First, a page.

Friday, June 11, 2010

The Beginning

I am very excited to start the JHU / ISTE leadership program. During the last several years my education has transformed from institutional learning to self directed learning. I think I realized when I was creating my gallery walk video that I used to go to school because that was what was expected. I have changed, during the past couple of years I learned how to learn. I discovered that as a student I don't have to wait for education to come to me. I can choose what I want to learn, when I want to learn, and where I want to learn. So in this new era of choosing to learn I am excited to choose to work with the intelligent and talented people in the JHU cohort.

I know how to run a classroom. I also know that running the school is a completely different beast. What happens in my classroom for the most part happens because I wanted it to, or I let it happen, or because learning is taking place. Students no matter where they come from, generally love to learn. They are in the classroom to learn. They know what to do and how to do it all I have to do is let them. Adults are different. Working with adults can be much more difficult than working with students and that in itself makes being an administrator that much more difficult.

I imagine that during the next year I will learn about the nuts and bolts of how to be and administrator. However, more importantly I imagine I will learn how to be an effective leader, and what it takes to motivate the adults I am working with. As a teacher I spend most of my time trying to convince my students to think for themselves. As an administrator the main focus will be effectively leading my fellow educators.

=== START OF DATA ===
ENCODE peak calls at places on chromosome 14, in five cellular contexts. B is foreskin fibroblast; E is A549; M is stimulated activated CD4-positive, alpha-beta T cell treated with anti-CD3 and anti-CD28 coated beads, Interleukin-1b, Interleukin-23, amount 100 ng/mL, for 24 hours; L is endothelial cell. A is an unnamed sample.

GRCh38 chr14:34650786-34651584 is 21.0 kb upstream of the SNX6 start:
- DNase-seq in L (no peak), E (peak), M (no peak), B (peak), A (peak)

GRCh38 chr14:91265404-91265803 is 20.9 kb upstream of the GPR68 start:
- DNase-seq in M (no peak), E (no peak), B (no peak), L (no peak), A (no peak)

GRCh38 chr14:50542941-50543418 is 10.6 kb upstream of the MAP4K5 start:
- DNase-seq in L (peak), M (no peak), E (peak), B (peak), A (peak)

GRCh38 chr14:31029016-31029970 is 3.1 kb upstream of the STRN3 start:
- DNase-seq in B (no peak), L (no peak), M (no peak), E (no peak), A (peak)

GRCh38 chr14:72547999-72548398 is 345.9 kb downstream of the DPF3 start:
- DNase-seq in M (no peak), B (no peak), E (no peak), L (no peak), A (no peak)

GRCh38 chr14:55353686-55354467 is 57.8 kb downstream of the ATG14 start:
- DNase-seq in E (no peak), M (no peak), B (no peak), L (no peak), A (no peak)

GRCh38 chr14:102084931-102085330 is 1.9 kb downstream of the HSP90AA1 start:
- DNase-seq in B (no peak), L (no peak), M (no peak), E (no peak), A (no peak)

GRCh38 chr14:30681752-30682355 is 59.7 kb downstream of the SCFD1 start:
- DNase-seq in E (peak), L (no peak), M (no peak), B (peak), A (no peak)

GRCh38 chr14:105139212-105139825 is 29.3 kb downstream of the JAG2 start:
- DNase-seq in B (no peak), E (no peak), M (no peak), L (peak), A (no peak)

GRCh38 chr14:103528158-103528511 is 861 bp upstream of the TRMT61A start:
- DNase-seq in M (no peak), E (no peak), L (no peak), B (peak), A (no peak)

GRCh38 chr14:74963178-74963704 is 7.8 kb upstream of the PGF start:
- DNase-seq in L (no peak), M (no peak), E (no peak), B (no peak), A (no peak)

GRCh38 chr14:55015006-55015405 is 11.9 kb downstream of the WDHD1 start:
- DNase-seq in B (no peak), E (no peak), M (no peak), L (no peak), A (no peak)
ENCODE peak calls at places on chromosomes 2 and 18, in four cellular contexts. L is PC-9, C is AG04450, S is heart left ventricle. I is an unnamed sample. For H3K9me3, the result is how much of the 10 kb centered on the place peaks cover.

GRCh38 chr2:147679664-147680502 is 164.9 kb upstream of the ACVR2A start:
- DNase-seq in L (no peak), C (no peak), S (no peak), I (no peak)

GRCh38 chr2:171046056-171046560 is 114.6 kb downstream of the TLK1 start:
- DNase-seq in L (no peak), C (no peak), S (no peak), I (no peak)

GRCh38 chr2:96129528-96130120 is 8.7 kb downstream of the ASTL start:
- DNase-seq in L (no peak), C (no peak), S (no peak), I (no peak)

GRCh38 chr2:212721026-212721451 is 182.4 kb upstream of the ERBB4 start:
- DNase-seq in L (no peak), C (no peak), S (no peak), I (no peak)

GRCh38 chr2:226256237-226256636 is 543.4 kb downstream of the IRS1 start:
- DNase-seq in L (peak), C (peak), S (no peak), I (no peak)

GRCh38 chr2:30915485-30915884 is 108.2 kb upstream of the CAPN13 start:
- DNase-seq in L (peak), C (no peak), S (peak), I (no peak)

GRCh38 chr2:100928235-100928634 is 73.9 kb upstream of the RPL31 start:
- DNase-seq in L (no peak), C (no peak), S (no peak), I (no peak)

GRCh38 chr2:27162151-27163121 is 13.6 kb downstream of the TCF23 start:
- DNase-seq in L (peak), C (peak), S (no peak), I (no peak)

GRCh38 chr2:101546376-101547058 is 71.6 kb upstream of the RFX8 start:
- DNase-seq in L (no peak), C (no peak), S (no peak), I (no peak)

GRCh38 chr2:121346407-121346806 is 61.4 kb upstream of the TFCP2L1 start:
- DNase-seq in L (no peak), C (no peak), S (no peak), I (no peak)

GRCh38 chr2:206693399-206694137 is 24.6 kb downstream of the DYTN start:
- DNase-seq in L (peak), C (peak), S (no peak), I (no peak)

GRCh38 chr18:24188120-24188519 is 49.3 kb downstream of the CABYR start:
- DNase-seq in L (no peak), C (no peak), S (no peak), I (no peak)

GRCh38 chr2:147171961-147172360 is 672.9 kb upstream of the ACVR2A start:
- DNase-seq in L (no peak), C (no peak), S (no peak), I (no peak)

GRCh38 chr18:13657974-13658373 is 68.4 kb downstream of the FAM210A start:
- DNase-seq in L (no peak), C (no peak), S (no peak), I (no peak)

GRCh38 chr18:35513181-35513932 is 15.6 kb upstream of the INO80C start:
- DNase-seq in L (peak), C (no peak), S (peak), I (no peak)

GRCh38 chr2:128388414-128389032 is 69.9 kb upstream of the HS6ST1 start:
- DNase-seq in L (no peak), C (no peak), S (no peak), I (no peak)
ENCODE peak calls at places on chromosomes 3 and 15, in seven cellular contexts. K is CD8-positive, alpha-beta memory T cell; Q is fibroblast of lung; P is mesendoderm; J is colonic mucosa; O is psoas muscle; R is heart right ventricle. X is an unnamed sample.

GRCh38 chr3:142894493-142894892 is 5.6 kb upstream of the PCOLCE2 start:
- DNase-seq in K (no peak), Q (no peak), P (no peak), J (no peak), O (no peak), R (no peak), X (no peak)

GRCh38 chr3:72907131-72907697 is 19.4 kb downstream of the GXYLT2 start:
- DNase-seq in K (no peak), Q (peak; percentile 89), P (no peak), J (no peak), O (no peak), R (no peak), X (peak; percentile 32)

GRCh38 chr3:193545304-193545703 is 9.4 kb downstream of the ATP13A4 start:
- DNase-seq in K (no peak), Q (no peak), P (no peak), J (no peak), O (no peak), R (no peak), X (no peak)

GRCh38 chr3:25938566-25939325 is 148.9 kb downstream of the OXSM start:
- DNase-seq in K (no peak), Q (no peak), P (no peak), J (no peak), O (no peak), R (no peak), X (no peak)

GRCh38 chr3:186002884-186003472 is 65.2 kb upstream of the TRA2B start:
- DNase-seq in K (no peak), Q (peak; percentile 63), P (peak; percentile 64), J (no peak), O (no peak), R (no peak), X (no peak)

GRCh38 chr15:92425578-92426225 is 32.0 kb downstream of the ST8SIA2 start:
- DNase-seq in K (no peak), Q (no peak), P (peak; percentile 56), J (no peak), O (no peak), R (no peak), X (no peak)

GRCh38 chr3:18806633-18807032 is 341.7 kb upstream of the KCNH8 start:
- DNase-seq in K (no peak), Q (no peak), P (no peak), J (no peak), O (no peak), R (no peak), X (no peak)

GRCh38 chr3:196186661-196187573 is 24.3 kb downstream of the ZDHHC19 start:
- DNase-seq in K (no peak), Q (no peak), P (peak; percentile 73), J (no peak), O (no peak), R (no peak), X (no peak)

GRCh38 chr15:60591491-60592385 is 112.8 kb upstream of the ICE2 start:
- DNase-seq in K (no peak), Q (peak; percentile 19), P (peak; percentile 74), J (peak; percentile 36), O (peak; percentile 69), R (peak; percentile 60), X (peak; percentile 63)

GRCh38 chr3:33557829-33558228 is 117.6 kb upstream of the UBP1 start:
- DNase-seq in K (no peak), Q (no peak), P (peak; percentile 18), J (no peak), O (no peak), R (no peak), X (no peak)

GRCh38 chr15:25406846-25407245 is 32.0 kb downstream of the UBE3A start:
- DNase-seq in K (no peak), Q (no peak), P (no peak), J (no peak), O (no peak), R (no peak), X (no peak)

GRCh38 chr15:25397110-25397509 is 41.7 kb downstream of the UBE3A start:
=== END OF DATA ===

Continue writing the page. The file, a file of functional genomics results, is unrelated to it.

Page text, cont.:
I look forward to working online. I love the freedom to work mostly when I want. I also love the opportunity to work with a highly motivated individuals who share my interests and passion for learning even though they may live thousands of miles away. I have two reservations: The first is keeping motivated. That shouldn't be difficult when I am working with such high quality individuals. The second reservation I have is finding enough time to get all my work done. I, like so many teachers that I know, tend to try and do too much. I have spent a lot of time with my wife and family emphasizing the need to work without interruption. They have agreed, but we will see.
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Ryan said...


First I loved the video. Thanks for sharing. One thing that struck me in you comments was the nuts and bolts piece. I can only speak from experience when I tell you there are no defined nuts and bolts. You really need to a good STRONG head on your shoulders, always remember you're there for the students, and be mindful that adults often make some interesting decisions.

This program is all about examples, collaboration, networking, and process. With a touch of theory.

Brendan said...

Thanks Ryan,

One of the reasons I went into education is because it is a challenge. I like the idea that every school, every district is different and has different needs.
I suppose by nuts and bolts I meant basic ideas of administrative duties, such as budgets, hierarchies, etc... stuff that has to be done at every school, but not the stuff that can actually define a great school.
The important things I expect to learn are all about effective leading, and building a sense of community.